By Kevin Jeffery 12:11 pm PST

Media companies make and pay for journalism. So, why is it fair that Meta and Google can share that content on their platforms for free? The answer is simple—no laws were stopping Big Tech companies from doing so in the past.

But now, the US, the UK, the EU, and New Zealand are passing or trying to pass new legislation that will force search and social media platforms like Google and Meta to pay media companies a fair price for local news content.

Willie Jackson, New Zealand’s Minister of Broadcasting, was quoted in the NZ Herald on Dec. 3 saying, “It’s not fair that the big digital platforms like Google and Meta get to host and share local news for free. It costs to produce the news and it’s only fair they pay.”

Canada and Australia already have similar laws in place, and most of these countries will be modeling their legislation after them. Just last year, media companies in Australia received over AUD 200 million from Facebook and Google because of the new regulation.

Not only does that new revenue stream help companies produce better content, but it helps the local industry as well. Less than two years after the new law was passed in Australia, the market for entry-level journalism roles has already improved. Bill Grueskin, one of the authors of the bill, said that 50 new journalism roles were created in underserved markets by March this year.

In the US, Mitch McConnell just backed the Journalism Competition and Preservation Act, or JCPA, a bipartisan bill that will force Big Tech giants like Google and Meta to pay for original news content. In the past, these companies were able to scrape news content off third-party websites. That will no longer be the case if this proposed law gets passed.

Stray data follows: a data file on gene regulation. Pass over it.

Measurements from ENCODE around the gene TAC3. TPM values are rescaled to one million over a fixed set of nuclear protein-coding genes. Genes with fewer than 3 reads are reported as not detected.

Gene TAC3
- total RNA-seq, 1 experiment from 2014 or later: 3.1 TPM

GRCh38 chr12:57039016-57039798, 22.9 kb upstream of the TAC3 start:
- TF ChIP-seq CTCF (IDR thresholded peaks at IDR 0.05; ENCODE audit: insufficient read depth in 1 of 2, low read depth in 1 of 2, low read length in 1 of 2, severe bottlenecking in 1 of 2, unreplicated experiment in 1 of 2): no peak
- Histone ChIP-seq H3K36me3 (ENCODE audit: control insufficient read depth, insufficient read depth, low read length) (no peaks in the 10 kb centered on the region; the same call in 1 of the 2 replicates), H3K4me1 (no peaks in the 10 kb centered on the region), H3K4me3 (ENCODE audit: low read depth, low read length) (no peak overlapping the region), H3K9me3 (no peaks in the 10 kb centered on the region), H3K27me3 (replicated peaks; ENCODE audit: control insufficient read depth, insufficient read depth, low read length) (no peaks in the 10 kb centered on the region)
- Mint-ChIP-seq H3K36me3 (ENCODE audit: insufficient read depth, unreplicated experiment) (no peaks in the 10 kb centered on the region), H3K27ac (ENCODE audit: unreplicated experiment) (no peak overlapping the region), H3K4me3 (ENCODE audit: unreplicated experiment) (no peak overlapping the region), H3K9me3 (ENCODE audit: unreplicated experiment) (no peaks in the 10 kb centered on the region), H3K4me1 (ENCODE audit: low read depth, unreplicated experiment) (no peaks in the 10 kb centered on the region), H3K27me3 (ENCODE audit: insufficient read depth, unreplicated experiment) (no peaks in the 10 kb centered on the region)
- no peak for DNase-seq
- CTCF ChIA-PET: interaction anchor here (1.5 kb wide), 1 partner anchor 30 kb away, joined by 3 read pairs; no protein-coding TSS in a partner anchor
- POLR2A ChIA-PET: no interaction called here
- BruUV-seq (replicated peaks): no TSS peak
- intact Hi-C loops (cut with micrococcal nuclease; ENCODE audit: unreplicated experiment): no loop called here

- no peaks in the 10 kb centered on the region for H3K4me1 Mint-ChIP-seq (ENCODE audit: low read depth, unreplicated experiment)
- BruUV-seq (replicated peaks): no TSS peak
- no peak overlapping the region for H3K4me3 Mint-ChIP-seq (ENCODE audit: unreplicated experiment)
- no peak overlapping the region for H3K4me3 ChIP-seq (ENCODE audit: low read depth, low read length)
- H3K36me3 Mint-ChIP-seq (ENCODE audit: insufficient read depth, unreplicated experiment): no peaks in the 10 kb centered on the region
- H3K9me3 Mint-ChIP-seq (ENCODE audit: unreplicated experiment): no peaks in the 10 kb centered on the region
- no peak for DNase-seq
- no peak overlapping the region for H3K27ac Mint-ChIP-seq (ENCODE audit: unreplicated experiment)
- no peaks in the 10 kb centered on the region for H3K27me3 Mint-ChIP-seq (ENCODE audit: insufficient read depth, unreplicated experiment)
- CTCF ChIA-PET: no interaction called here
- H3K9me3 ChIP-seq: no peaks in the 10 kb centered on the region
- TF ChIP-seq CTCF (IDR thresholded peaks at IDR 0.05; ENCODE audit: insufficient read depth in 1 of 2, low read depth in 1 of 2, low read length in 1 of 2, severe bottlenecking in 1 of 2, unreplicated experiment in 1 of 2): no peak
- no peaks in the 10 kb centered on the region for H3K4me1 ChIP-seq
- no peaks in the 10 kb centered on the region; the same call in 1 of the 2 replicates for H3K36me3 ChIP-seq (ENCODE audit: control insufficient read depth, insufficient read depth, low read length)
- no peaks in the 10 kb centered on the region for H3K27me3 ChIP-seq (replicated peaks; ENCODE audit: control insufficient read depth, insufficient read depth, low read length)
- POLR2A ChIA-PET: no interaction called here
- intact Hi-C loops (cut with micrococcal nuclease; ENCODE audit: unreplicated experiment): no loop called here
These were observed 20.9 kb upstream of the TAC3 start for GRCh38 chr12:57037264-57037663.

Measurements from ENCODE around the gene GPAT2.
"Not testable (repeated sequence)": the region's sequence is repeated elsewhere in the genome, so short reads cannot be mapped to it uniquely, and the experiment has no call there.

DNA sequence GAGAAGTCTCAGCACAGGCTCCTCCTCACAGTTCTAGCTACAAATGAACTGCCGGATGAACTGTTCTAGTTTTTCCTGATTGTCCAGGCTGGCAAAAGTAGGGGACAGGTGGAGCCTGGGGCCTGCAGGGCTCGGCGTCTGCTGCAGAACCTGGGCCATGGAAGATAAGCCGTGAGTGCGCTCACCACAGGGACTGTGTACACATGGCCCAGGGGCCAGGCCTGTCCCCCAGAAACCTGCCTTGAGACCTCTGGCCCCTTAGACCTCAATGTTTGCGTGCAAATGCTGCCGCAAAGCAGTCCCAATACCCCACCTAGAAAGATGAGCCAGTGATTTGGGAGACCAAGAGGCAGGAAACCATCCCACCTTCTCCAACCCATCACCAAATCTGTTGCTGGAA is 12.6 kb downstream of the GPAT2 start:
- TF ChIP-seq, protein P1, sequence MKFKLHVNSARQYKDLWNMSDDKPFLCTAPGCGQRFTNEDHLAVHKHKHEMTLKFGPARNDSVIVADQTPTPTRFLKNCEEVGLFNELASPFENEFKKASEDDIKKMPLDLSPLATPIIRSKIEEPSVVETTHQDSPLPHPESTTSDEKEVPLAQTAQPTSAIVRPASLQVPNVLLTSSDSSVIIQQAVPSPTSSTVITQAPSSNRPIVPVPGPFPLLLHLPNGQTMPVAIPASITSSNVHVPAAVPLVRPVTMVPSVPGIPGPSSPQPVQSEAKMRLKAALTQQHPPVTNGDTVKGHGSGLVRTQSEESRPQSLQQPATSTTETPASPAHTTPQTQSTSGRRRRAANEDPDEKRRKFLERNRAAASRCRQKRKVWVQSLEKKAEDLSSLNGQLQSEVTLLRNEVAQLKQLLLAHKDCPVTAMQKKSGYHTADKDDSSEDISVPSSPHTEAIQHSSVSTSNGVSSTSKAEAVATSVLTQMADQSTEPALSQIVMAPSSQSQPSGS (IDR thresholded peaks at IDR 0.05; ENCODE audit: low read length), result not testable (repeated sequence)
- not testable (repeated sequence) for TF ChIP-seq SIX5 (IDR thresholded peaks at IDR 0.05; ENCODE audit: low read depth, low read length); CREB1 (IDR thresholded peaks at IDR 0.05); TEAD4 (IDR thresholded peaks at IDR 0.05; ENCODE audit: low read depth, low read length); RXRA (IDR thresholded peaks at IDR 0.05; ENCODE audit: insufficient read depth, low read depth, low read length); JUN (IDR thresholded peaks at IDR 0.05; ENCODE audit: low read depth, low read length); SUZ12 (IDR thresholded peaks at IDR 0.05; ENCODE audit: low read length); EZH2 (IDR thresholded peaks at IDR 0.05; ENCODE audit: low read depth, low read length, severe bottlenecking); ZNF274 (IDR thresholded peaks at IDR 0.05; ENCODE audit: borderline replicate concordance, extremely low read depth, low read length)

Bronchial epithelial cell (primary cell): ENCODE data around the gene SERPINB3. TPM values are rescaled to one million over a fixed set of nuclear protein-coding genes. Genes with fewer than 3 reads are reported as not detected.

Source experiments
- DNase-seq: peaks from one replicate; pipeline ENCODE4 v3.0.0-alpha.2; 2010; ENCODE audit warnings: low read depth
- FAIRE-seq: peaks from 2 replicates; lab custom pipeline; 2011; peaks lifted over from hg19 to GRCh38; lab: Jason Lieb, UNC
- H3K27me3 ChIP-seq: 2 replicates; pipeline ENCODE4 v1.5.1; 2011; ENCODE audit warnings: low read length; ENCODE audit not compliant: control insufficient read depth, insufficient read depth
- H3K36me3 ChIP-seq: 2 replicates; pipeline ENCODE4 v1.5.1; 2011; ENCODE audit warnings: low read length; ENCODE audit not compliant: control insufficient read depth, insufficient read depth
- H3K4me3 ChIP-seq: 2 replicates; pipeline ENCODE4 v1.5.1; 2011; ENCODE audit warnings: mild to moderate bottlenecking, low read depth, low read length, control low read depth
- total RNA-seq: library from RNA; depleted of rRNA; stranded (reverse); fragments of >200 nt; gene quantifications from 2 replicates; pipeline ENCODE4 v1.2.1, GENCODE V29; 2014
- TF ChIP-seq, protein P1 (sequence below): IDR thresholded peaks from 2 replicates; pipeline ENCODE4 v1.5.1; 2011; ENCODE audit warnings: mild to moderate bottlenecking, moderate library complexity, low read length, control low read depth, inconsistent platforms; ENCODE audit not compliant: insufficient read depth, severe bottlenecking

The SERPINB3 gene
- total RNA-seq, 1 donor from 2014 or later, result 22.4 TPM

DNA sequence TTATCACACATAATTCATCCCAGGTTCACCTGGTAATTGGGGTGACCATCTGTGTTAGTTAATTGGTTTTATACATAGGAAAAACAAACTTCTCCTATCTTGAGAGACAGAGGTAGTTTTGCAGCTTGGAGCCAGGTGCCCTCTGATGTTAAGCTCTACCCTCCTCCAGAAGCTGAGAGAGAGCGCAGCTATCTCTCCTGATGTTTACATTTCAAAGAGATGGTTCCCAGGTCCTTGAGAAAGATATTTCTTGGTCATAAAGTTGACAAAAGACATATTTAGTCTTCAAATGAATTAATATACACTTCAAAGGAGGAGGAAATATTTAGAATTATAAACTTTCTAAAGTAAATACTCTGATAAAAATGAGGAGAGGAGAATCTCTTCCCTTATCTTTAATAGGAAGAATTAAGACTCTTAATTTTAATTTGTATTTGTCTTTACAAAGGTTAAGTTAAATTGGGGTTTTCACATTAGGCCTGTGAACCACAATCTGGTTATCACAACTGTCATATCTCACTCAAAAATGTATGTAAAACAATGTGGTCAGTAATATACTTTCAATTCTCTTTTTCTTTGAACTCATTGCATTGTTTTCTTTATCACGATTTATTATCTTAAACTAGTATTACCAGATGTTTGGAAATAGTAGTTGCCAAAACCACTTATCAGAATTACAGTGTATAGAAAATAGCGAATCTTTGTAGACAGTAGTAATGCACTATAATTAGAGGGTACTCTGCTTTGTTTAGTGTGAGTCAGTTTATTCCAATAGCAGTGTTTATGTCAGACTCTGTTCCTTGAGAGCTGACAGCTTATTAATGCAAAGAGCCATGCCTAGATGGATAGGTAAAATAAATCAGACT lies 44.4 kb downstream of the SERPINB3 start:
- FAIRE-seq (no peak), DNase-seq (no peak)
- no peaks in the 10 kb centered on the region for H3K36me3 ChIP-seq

Even though this bill is widely popular with popular news outlets, Meta has threatened to remove content from its platform if the legislation is passed with the annual defense authorization bill to which it is attached.

Meta and Google have reason to worry, as the JCPA law would create a four-year exemption under antitrust “safe harbor” allowing media outlets to bargain for fair compensation. That could mean advertisement revenue is shared with news companies in exchange for content.

As of now, the bill is backed by several lawmakers from both parties after being introduced by Sen. Amy Klobuchar, who also co-sponsored the American Innovation and Choice Online Act. That antitrust bill has been stalled amid huge lobbying campaigns paid for by Meta, Google, Apple, and Amazon.

Critics of the JCPA say the authors of the bill are acting as a “cartel.” However, both liberal and conservative major news outlets have already made financial deals with Big Tech to share content on their platforms. If the bill passes, the small publishers with fewer than 1,500 employees will benefit the most.